Exploring Human Origins: What Does It Mean To Be Human?
701 S. Columbia Drive, Decatur, GA
September 13 to December 13.
The John Bulow Campbell Library at Columbia Theological Seminary is one of the first seminary libraries to host this traveling exhibit from the Smithsonian Institution’s National Museum of Natural History. For sponsorship opportunities, contact: Charles Wiley at WileyC@CTSnet.edu or 404-687-4671.
See the upcoming event opportunities below! Additional lectures and events are in planning for the following groups:
+Christian education directors
+Agnes Scott College
+and other community discussions open to the public
The exhibit will be open to the public, but small groups are asked to schedule a tour in advance by email at firstname.lastname@example.org.
New Exhibit! Freedom vs. Order
New historical exhibit from the library archives! Learn more about James Woodrow (uncle of President Woodrow Wilson), a professor at Columbia Theological Seminary in the 1880s and the controversy created around his teaching on evolution.
October 22: “The Evolution of Human Wisdom”
Lecture by Marc Kissel, Assistant Professor of Anthropology from Appalachian State University. Join us on October 22, 10:10-11:00 am in Harrington Auditorium.
Dr. Rick Potts is a paleoanthropologist and directs the Human Origins Program at the Smithsonian’s National Museum of Natural History, where he also holds the Peter Buck Chair in Human Origins. With research fields in Kenya and China Rick’s research has sought to piece together the record of Earth’s environmental change and human adaptation. His ideas on how early humans responded to environmental instability have stimulated wide attention and new research in several scientific fields related to human evolution.
Dr. Briana Pobiner is a paleoanthropologist and educator in the Smithsonian Institution’s Human Origins Program at the National Museum of Natural History. Her research centers on the evolution of human diet (with a focus on meat-eating). She leads the Human Origins Program’s education and outreach efforts that includes managing the Program’s public programs, website content, social media, and exhibition volunteer training. Briana has more recently developed a research program in evolution education and science communication.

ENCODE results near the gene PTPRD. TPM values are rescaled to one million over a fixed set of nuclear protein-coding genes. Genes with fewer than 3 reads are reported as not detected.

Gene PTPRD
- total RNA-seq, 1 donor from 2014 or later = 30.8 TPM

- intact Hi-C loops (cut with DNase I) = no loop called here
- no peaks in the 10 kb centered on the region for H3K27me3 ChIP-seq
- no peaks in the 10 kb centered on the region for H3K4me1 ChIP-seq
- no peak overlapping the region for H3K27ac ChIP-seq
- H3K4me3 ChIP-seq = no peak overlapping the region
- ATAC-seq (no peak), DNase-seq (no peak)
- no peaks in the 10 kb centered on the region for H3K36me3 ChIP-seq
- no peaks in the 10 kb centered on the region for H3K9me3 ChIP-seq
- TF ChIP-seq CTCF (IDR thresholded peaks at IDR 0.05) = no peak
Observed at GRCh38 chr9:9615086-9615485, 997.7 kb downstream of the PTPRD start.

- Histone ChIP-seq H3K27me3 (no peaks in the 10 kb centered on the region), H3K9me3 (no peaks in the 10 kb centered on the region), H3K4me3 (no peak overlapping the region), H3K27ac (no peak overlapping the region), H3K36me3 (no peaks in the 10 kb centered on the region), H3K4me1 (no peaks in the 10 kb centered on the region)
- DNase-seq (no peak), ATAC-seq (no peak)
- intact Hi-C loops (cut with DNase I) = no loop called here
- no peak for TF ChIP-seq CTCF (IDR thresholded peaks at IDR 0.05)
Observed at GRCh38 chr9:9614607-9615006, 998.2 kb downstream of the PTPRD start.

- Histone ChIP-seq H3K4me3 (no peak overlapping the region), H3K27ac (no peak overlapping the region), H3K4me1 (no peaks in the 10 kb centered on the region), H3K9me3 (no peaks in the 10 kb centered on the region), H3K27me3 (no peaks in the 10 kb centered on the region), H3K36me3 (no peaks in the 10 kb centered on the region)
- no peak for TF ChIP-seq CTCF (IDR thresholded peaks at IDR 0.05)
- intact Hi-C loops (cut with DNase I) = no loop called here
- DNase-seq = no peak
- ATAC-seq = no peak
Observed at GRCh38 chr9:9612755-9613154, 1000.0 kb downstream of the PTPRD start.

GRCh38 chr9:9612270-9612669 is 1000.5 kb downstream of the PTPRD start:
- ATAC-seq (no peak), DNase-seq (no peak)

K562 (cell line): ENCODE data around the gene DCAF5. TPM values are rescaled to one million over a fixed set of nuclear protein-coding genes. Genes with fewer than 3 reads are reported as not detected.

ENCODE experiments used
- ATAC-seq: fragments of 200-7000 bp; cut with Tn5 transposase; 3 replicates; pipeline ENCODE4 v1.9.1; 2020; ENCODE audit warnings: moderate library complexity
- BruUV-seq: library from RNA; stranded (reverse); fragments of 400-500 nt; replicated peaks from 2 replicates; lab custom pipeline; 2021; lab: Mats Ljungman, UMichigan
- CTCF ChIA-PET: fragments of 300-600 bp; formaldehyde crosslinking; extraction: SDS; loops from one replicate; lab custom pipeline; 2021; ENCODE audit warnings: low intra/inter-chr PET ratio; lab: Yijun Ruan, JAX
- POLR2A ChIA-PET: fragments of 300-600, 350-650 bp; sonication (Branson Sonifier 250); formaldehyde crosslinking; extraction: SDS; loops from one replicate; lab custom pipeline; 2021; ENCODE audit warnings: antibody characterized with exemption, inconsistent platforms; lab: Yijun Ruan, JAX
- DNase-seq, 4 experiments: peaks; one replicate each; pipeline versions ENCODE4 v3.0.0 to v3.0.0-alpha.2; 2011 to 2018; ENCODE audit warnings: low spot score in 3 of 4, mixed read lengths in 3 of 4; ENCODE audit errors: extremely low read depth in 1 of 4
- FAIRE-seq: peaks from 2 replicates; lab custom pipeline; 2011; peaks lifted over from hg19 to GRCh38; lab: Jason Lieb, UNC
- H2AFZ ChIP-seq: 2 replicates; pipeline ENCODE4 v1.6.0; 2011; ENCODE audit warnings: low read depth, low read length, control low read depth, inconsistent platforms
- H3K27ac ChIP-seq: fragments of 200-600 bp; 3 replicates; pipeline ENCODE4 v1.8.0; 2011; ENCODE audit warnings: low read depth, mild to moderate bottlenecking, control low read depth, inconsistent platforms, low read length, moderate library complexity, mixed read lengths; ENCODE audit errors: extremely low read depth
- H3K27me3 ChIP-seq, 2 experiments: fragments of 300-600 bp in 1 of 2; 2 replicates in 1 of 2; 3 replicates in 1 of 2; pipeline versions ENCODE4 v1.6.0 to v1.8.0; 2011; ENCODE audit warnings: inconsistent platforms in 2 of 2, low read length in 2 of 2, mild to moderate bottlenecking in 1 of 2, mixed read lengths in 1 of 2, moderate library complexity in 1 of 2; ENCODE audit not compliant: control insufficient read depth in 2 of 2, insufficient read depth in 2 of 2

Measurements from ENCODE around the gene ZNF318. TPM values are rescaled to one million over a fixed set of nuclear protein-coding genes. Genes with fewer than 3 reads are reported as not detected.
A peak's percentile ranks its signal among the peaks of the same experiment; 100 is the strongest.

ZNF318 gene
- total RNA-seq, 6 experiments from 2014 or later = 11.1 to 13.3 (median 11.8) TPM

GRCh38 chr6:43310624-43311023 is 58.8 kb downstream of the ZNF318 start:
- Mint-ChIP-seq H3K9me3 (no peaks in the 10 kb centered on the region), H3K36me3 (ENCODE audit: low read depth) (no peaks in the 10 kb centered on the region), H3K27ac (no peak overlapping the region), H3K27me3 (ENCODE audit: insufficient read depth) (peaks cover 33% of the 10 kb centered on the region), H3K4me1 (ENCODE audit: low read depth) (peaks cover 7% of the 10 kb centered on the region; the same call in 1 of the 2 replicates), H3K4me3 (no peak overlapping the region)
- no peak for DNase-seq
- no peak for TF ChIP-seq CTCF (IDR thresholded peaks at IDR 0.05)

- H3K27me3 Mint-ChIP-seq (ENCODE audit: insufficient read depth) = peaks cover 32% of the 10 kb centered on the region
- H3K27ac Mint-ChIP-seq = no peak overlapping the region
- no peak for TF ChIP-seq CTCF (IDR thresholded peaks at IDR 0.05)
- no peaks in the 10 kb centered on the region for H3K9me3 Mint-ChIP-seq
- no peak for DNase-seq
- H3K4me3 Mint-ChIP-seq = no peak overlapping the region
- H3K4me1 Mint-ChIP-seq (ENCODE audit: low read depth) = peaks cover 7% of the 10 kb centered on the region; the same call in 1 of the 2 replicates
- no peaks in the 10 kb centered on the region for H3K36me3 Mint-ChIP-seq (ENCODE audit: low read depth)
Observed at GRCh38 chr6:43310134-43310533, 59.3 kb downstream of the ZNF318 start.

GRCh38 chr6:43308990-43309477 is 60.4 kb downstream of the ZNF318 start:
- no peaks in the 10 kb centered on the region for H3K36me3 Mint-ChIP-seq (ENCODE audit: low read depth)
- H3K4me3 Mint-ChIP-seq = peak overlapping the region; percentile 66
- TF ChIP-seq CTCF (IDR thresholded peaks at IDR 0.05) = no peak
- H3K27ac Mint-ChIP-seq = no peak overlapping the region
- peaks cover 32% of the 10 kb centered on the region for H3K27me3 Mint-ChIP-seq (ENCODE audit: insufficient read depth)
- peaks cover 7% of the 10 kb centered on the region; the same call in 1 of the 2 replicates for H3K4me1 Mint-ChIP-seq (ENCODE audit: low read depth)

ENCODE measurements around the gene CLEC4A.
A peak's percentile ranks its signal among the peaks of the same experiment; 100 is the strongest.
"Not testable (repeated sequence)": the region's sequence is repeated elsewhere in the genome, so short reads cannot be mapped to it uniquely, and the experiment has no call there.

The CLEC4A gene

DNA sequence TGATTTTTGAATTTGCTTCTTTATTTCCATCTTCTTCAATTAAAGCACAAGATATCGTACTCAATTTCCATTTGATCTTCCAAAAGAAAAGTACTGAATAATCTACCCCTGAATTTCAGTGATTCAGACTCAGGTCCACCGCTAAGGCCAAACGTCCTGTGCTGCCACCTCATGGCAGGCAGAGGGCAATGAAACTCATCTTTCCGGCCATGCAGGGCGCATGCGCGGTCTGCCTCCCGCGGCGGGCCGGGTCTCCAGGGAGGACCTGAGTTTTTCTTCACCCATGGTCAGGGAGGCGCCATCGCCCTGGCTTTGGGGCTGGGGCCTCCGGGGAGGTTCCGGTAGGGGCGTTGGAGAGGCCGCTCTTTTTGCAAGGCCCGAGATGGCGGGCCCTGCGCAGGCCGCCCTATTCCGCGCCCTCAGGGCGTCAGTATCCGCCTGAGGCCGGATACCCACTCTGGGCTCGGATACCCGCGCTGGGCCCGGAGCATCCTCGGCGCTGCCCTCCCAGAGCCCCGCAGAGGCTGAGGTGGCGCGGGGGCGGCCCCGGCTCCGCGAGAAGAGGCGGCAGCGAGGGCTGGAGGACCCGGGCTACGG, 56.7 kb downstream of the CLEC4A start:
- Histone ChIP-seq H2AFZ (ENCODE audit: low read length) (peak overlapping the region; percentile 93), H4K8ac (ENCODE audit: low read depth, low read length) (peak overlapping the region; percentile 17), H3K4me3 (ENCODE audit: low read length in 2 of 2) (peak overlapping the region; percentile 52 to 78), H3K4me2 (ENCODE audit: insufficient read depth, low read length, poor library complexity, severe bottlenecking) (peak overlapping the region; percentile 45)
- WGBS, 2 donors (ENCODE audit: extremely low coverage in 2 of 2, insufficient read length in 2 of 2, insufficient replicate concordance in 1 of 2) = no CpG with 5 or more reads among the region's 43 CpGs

Dr. Connie Bertka is a planetary scientist with a Master of Theological Studies from Wesley Theological Seminary where she teaches a course on Contemporary Issues in Science and Religion. From 2002-2008 she directed the Program of Dialogue on Science, Ethics, and Religion at the American Association for the Advancement of Science. Connie is the founder of Science & Society Resources, LLC, a science education and communication consultancy. She is Co-chair of the Smithsonian Human Origins Program’s Broader Social Impacts Committee.
Rev. Dr. James Bradley Miller is a retired teaching elder of the Presbyterian Church (USA) and the president of the Presbyterian Association on Science, Technology and the Christian Faith. He served as a minister in higher education at Michigan Technological University, the University of Pittsburgh, and Carnegie Mellon University. Along with Connie Bertka he co-chairs the Broader Social Impacts Committee of the Human Origins Program at the Smithsonian’s National Museum of Natural History.
Jessie East is the Branch Manager of the Library Center of the Springfield-Greene County Library District in Springfield MO. Jessie was the Project Director for the grant which brought the Smithsonian’s “Exploring Human Origins: What Does It Mean to Be Human” traveling exhibit to the Library Center. She has served as resource for librarians hosting the traveling exhibit.
The Human Origins exhibit from the Smithsonian Institution was developed in partnership with the American Library Association and made possible by a grant from the John Templeton Foundation with support from the Peter Buck Human Origins Fund at the Smithsonian. It has appeared at 19 public libraries across the country between April 2015 and April 2017. For more information about the exhibit, as well as events and conversations associated with it, visit the Smithsonian website at humanorigins.si.edu.